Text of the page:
When the laughter stops - when is an employer liable for an employee’s practical joke?

Published on
4 min read

In this article we look at the concept of vicarious liability in the context of an employer’s liability for the acts of their employees, looking in particular at the recent case of Chell v Tarmac Cement and Lime Limited in which the High Court held that the employer was not vicariously liable for the acts of an employee who played a prank on a contractor resulting in serious injury.

This case follows a recent run of vicarious liability cases in the Supreme Court, from which we have derived the principle that an employer can be liable for acts of individuals if:

  • that individual was either an employee or in a relationship “akin to employment” and
  • the wrongful act was done “in the course of employment”

The first limb of the test arose from a series of cases between 2016 and 2018 which were billed as dramatically extending the scope of vicarious liability. The second limb of the test, which has been emphasised in the more recent decisions, is likely to be seen as a welcome limitation to this concept. 

Andrew Chell was employed by Roltech Engineering Limited (“Roltech”) as a site fitter.  From December 2013 his services were contracted out to Tarmac Cement and Lime Limited (“Tarmac”).  Tarmac also employed its own fitters and it was clear that there were tensions between the Roltech fitters and Tarmac fitters. On 4 September 2014 the claimant was working in the workshop on the site when he bent down to pick up a length of cut steel. One of the Tarmac fitters, Mr Heath, had brought two “pellet targets” with them to site and he put those on a bench close to the claimant’s right ear and hit them with a hammer causing a loud explosion. Whilst the incident was clearly intended as a prank, the claimant suffered a perforated right eardrum, noise induced hearing loss and tinnitus. Mr Heath was dismissed from his employment. 

The claimant subsequently brought proceedings against Tarmac alleging that they were directly negligent and also that they were vicariously liable for the actions of Mr Heath. Both claims failed in the County Court, a decision subsequently endorsed on appeal by the High Court.

In reaching this decision the High Court found, based on existing case law, including the recent Supreme Court judgment in Morrisons v Various (in which a disgruntled employee copied substantial personal data, including payroll data of a large number of Morrisons’ employees onto a USB stick which he later took home and published on a file sharing website), that it was clear “the wrongful conduct had to be so closely connected with acts the employee was authorised to do that, for the purposes of the liability of the employer to third parties, it might fairly and properly be regarded as done by the employee while acting in the ordinary course of his employment”.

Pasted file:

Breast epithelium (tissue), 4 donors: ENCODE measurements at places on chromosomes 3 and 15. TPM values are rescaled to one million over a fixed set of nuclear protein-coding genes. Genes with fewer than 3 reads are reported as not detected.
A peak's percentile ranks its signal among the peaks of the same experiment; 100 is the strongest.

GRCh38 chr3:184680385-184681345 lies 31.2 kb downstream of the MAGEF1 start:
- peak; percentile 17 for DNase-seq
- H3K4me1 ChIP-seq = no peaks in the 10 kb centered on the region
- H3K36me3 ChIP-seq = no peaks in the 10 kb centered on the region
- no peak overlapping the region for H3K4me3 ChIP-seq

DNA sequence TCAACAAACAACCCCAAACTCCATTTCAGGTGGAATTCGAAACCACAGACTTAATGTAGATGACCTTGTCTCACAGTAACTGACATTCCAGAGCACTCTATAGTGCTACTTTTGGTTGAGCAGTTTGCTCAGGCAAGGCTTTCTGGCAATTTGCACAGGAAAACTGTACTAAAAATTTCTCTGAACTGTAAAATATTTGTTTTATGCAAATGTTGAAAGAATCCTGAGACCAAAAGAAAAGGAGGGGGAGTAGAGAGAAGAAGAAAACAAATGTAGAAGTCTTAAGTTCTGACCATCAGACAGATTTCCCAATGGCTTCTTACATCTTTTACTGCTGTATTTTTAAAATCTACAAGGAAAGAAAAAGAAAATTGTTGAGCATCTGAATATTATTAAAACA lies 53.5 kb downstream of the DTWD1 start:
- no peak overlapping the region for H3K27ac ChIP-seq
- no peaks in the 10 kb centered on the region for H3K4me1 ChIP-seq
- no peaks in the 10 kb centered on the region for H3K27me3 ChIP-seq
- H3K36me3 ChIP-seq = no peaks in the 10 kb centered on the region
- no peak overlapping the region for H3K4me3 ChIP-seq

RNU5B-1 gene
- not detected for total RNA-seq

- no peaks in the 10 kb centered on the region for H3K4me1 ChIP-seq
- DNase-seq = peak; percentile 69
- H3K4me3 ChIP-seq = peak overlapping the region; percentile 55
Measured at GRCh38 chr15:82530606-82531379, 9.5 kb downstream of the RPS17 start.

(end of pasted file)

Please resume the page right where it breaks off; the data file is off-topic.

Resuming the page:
In order to make this determination, the relevant case law has given rise to a further two stage test in which, one must firstly ask “what functions or "field of activities" had been entrusted by the employer to the employee”, before considering “whether there was sufficient connection between the position in which the employee was employed and his wrongful conduct to make it right for the employer to be held liable”.

Here, the High Court held that the actions of Mr Heath were not so closely connected with the ordinary course of his employment so as to give rise to a finding of vicarious liability.  In particular, they endorsed the County Court’s view that the following factors were relevant:

  1. the pellet target was brought onto site either by Mr Heath or one of his colleagues – it was not work equipment
  2. it formed no part of Mr Heath’s work to use pellet targets, let alone hit them with a hammer
  3. what Mr Heath did was unconnected to any instruction given to him in connection with his work
  4. Mr Heath had no supervisory role in relation to Mr Chell’s work and at the relevant time; he was meant to be working on another job on another part of the site
  5. the striking of the pellet target with a hammer with a hammer did not in any way advance the purposes of the employer and
  6. in all of those circumstances work merely provided an opportunity to carry out the prank

This case serves as a useful reminder that an employer will not automatically be liable for acts of its employees, even if those acts are committed in the workplace during working hours, which will no doubt come as a relief to employers and their insurers.

For further guidance see our briefings Morrisons appeal success in landmark data privacy case and Independent contractors and vicarious liability.

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